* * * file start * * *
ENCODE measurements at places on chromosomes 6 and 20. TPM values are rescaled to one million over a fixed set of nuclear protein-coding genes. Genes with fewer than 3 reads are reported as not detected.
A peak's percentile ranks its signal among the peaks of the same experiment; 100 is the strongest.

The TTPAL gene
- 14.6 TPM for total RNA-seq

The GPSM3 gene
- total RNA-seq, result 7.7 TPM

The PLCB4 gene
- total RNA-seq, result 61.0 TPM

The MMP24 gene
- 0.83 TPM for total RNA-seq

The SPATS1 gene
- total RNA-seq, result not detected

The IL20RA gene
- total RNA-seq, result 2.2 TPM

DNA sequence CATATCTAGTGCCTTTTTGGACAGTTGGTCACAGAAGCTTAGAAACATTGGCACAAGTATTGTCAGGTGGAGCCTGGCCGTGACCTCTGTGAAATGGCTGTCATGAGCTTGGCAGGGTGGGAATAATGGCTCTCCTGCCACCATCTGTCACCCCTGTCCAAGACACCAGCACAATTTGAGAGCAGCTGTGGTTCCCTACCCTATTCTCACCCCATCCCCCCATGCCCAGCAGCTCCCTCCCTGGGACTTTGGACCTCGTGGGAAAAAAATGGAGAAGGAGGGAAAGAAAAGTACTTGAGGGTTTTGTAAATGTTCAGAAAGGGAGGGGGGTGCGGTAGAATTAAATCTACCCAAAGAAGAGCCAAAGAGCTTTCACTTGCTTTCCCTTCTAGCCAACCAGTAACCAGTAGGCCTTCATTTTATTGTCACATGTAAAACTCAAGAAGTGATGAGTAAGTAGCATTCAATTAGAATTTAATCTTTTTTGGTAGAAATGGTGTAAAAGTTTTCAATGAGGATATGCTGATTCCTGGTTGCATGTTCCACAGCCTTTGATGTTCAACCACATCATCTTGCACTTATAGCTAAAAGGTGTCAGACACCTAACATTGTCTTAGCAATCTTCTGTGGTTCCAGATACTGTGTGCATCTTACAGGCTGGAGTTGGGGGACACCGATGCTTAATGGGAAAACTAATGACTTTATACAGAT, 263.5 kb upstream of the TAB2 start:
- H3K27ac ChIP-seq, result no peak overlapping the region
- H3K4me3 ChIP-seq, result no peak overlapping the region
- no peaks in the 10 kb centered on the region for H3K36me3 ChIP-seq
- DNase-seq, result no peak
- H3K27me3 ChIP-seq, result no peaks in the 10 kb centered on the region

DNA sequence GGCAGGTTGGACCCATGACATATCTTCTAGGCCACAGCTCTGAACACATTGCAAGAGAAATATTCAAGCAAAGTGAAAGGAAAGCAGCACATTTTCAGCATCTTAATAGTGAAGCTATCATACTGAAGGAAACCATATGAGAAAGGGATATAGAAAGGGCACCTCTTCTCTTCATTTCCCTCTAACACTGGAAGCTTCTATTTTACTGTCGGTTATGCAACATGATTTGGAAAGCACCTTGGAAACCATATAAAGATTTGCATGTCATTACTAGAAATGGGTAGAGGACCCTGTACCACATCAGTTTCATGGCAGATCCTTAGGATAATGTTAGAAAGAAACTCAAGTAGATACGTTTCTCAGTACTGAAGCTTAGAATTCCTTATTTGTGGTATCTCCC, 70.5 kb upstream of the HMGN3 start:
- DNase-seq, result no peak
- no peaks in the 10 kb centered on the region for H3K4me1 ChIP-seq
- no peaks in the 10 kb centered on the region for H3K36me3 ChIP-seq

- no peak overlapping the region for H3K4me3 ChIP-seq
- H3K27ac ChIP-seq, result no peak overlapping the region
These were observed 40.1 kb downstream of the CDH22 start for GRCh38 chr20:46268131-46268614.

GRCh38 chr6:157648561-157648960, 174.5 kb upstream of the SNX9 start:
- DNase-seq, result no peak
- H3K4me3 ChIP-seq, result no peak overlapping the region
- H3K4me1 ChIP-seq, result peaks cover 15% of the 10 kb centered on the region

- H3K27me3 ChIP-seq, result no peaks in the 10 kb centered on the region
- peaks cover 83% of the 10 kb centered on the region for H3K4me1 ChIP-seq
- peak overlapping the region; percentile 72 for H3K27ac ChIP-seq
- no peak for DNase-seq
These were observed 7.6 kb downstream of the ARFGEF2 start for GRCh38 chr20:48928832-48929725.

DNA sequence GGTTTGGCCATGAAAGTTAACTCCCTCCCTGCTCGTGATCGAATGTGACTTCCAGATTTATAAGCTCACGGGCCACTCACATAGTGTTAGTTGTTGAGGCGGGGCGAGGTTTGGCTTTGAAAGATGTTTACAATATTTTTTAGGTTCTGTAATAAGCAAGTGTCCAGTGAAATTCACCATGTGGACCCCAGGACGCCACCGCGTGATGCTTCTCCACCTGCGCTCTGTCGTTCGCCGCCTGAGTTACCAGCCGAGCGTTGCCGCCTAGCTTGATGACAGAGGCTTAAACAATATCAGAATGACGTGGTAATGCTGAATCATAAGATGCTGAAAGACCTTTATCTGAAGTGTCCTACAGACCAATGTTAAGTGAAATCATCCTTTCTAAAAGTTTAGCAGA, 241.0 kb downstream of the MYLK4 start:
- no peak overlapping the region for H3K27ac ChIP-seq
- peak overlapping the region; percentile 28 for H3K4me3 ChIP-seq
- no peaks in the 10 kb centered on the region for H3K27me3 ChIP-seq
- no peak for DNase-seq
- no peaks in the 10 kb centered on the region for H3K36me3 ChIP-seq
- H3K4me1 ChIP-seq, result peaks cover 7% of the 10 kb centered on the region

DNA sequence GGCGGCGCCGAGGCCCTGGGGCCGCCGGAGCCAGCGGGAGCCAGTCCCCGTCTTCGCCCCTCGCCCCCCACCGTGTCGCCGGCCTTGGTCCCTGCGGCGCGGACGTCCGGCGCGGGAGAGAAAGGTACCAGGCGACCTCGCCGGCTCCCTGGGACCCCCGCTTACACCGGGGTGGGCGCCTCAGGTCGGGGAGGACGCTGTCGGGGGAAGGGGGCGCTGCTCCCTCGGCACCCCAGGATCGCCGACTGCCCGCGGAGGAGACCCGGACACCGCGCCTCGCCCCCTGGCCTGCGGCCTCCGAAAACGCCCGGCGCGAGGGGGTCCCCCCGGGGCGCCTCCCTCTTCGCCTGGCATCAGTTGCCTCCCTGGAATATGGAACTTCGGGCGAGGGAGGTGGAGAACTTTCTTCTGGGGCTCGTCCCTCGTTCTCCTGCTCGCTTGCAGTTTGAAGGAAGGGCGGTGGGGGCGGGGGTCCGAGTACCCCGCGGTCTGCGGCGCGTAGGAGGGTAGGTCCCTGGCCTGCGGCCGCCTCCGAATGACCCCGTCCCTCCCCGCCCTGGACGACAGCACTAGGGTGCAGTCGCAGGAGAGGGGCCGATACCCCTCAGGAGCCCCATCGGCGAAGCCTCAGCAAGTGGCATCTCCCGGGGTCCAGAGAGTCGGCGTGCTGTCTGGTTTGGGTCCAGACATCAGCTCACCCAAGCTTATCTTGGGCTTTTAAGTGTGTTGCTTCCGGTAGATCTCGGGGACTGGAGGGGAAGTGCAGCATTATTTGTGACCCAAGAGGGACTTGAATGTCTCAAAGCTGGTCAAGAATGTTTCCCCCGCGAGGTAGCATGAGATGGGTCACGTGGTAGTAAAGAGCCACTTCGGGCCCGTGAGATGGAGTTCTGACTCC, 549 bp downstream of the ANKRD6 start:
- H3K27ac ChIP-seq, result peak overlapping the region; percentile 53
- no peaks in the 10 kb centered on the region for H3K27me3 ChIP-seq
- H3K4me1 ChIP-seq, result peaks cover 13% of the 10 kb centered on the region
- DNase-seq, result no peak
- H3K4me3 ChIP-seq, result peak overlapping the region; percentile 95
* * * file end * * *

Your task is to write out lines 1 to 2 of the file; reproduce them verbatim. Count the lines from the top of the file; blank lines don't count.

ENCODE measurements at places on chromosomes 6 and 20. TPM values are rescaled to one million over a fixed set of nuclear protein-coding genes. Genes with fewer than 3 reads are reported as not detected.
A peak's percentile ranks its signal among the peaks of the same experiment; 100 is the strongest.